She was supposed to hear by March 15 whether she’d been chosen as the nation’s best high school teacher of French. So when the moment passed, and she hadn’t heard anything, she assumed she lost. When word did finally arrive, Caroline Little found herself unable to process what had happened.

“I got this e-mail but I didn’t believe what I was reading,” she said. “I printed it out and gave it to the secretary in the school office to read. I said, ‘Did I win?’ And she said, ‘Yes!’ And I started jumping up and down.”

Little, 36, who grew up in Marine on St. Croix, has been for 13 years the entire French department at St. Thomas Academy, the private Catholic school in Mendota Heights.

Demanding, animated, even theatrical, she spoke in an interview of going from a Huck Finn-style childhood in Washington County to — she believes — only the third Minnesotan ever to be honored in this way by the American Association of Teachers of French.

Q: Where did you grow up?

A: My entire childhood was in Marine on St. Croix, and I loved it. We lived across the highway from a retreat center which had a lot of land, five acres and behind them was more land owned by William O’Brien State Park and the Boy Scouts, a huge nature preserve, so we went out in the woods for hours, my brother and sister and I, and had forts all over the place.

Q: What drew you to languages?

A: My dad worked for 3M as an applied physicist, so there were a lot of science experiments on the dining room table. He would travel a lot to Japan and it was very important in my family to have a second language and we all had to do a program abroad in high school. I chose French to be different: everyone else did German.

Q: Where did you start teaching?

A: For one year in Mauston, Wisconsin; then here.

Q: An all-boy military academy seems like an odd place to teach French.

A: It’s true that French is seen as a language mostly girls take, but I tell the boys to take more of it in college because that’s where the girls will be.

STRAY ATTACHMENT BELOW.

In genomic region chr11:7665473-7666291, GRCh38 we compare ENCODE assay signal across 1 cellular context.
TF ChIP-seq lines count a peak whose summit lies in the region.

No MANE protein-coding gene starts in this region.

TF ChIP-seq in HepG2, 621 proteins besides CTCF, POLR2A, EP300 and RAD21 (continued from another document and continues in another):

As for the military, when I take students abroad, we take them to see where the D-Day landings were, and it’s always something they probably find more moving and get more out of than the average student.

Q: You take them overseas!

A: Yes, every 2-3 years. We went last summer for the 60th anniversary of D-Day, in fact we were there just a week or so after the big anniversary celebration.

Q: How did the award come about?

A: I work in the College in the Schools program with a pair of colleagues from other schools, LaRae Ellingson and Linda Albertson. We get together two to four times a year to work on different things, and they could see that I love creating things, drawing, doing handouts, and it’s nice because I’m ‘the department’ all by myself here but I am able to share with others and with that sharing, they were saying ‘It would be really nice to get you recognized.’

Q: Do you seek to instill a love of France?

A: My real goal is for them to understand there’s a world beyond themselves. So much of life for their generation these days is ‘me me me,’ Twitter, Snapchat, it’s all about THEM. Well, actually, from a wider view it’s not all about them; they will interact later with people who don’t care if they had a Diet Coke for lunch or not.

Q: How do they react to the ways of the French?

A: The first thing out of their mouth is always, ‘That’s weird!’ We’ve got to get beyond that, ‘That’s weird!’ I remember in a book a mention of raising rabbits for people to eat and it’s like ‘People eat RABBITS!?’ Yes, they do!

Q: What is your day like?

A: I start at Caribou at 5:30 a.m., I’m a regular, I just show my cup, I don’t even have to order, just ‘fill it with my normal,’ then it’s prep for about two hours, and sometimes kids come in for tutoring early. I teach either five or six hours a day, depending on the day, and then tutor till 3:15 and work out in the workout room, then pick up my kids, sometimes correct homework at home or sometimes Mom stuff, I have two girls, 7 and 5. Late in the afternoon I do another hour of prep. I’m very motivated and driven. I do get tired, obviously. I have my moments where it’s, ‘Why am I doing this?’

Q: What engages you about the job?

A: I love working here because I get to know kids really well. I have some seniors I have taught for six years. As I’m short, myself, they come in just my size as 7th-graders and end up 6-foot-4 and I see this journey from boy to young man. … I love the atmosphere here: I can push them and expect the best of them. I’m developing my own textbook for level 4 honors, and the intro book is one I wrote myself and used my art skills for that: I’m constantly able to grow.